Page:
Post-SCI Insecurities

Post-SCI Insecurities

Who doesn’t suffer from insecurities? I can’t think of anyone in my own circle who doesn’t have them. Having a disability has it’s own dose of insecurities doesn’t it? What do people see when they look at me? Am I more than a wheelchair in the eyes of a stranger? How can I prove that I am still good enough? How can I show them that I am still every bit as much of a person as they are? I think it’s only natural for every human being to have such self doubts, especially when having been faced with a life changing event. How do you get past them and move on?

I have found myself struggling through the years at certain points. I felt that I needed to validate myself to other people after my accident. It was nonsense, because it was never about them, it was about my being insecure. It takes years to adjust to the sudden loss of your abilities. If you’re turned down by someone you’re interested in you tend to think that it was because of your disability and not the fact that they just weren’t into you. If you’re passed over for a job opportunity you want to say it was discrimination and not that fact that the next guy simply had a better resume. We as human beings are always looking for something to blame instead of accepting the fact that it wasn’t our time for that experience.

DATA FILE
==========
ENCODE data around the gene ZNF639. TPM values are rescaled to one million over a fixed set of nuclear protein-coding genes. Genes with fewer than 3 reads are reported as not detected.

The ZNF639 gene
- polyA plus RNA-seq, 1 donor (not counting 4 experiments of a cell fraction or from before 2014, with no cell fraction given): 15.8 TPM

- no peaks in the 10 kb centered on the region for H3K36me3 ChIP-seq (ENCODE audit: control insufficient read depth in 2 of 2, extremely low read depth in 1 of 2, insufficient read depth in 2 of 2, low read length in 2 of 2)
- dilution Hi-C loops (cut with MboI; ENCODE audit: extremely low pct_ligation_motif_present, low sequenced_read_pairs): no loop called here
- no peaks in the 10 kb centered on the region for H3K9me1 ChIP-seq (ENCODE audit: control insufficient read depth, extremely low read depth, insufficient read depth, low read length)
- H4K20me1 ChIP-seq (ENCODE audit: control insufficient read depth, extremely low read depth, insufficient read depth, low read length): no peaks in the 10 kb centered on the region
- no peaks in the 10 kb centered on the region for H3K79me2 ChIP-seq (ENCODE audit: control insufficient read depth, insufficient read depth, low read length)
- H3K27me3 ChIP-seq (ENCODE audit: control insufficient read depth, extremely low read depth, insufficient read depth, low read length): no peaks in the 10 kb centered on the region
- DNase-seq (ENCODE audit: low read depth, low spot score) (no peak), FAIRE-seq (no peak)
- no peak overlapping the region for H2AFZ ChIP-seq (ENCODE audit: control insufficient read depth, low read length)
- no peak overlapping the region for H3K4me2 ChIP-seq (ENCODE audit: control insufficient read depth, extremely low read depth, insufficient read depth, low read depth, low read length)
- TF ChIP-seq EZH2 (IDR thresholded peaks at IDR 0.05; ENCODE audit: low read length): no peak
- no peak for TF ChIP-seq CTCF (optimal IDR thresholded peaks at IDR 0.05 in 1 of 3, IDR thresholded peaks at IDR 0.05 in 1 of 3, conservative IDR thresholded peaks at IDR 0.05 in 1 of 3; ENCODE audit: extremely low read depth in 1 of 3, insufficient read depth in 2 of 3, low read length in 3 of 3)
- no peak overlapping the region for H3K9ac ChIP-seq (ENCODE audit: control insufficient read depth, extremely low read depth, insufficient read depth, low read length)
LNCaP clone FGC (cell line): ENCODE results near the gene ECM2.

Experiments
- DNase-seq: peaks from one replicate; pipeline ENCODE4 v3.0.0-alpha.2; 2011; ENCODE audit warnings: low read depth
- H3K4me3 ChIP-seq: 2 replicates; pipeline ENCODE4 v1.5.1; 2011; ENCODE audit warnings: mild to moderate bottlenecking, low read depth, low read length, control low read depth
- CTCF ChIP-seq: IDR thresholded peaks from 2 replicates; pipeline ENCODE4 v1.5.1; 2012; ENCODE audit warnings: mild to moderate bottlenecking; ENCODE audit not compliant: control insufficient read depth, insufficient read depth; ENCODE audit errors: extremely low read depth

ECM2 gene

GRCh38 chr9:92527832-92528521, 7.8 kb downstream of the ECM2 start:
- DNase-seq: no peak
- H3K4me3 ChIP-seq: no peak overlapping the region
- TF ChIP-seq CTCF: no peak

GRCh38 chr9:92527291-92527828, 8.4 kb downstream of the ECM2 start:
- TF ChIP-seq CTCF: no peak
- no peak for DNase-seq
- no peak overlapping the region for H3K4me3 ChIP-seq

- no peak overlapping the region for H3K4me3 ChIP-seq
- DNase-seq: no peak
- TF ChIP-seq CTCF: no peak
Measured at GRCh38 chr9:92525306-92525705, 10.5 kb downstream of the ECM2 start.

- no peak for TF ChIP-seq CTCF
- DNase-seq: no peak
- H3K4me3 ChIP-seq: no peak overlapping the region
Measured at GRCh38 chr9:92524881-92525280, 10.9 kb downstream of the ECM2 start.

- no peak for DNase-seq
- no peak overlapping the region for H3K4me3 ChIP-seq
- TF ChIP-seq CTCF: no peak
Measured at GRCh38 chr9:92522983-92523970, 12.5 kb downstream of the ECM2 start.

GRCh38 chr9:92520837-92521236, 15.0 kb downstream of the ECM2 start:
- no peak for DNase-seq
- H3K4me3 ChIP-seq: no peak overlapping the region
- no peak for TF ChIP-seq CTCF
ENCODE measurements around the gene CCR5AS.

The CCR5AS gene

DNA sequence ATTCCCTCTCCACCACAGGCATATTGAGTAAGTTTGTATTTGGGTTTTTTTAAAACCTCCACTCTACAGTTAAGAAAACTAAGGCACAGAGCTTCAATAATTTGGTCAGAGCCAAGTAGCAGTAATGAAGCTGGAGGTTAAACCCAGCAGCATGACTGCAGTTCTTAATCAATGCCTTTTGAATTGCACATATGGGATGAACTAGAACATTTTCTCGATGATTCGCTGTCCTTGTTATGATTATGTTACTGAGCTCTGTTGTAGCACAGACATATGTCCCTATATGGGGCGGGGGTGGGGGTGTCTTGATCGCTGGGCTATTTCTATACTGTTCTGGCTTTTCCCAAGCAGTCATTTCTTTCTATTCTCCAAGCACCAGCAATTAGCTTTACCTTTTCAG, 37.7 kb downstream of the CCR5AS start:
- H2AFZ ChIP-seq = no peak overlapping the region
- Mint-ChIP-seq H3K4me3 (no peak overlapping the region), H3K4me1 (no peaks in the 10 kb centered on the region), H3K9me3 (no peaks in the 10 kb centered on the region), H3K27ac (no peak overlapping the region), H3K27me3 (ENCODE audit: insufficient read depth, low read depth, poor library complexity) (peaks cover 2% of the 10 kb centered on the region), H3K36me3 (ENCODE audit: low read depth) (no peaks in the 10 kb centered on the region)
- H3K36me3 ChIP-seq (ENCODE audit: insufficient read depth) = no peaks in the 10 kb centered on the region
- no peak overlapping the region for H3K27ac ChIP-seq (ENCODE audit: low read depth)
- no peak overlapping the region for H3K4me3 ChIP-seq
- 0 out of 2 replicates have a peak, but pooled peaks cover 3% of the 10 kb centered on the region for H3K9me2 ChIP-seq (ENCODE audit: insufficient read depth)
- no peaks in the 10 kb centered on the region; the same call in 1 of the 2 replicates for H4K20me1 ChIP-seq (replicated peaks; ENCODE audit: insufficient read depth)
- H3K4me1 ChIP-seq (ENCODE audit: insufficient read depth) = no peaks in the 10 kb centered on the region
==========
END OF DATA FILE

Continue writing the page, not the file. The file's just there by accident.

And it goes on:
Insecurities about your new found physical appearance can be some of the worst to overcome personally! I know this isn’t something guys usually talk about, but we can chalk it up to having too much estrogen in my house right now. My accident left me with severe scarring on my lower body. My legs and lower back are covered in skin grafts from 2nd and 3rd degree burns. My skin is now an interesting shade of purple and deep red in most areas. Attractive right? Yeah, I didn’t think so either. You mix that in with my disproportionately skinny para legs and a guy has some reasons to be insecure. I did not wear shorts for the first 4 years after my accident unless I was home alone and I knew that there was no possibility of anyone seeing my scars. How’s that for going to great lengths to avoid shame? Have you been to central Florida in August? I was the guy in jeans cooking my own flesh. I suffered from severe dry skin from always keeping my legs covered. It was a choice between embarrassment or dry skin that I couldn’t feel. I was stupid and went for the easy out. It took my now wife literally yanking my jeans off of me on the floor to confront my fear. She simply stated “Omg, it’s just as I suspected, you have legs!” Then she ran to the bathroom to grab lotion and went on for the next 20 mins chattering about my dry ashy skin and proper skin care. I sat on the floor in stunned silence as she rubbed lotion on me. Why wasn’t she screaming in horror and running away? She didn’t even cringe. I asked her about my scars and she said so what? We all have physical scars. After that she forced me to wear shorts around the house to air out my skin. I do mean force, because this woman had no issues pantsing me on the living room floor! It took me several years to get somewhat comfortable in my own skin. I wear shorts around my family and friends, but being in public still leaves me self conscious at times.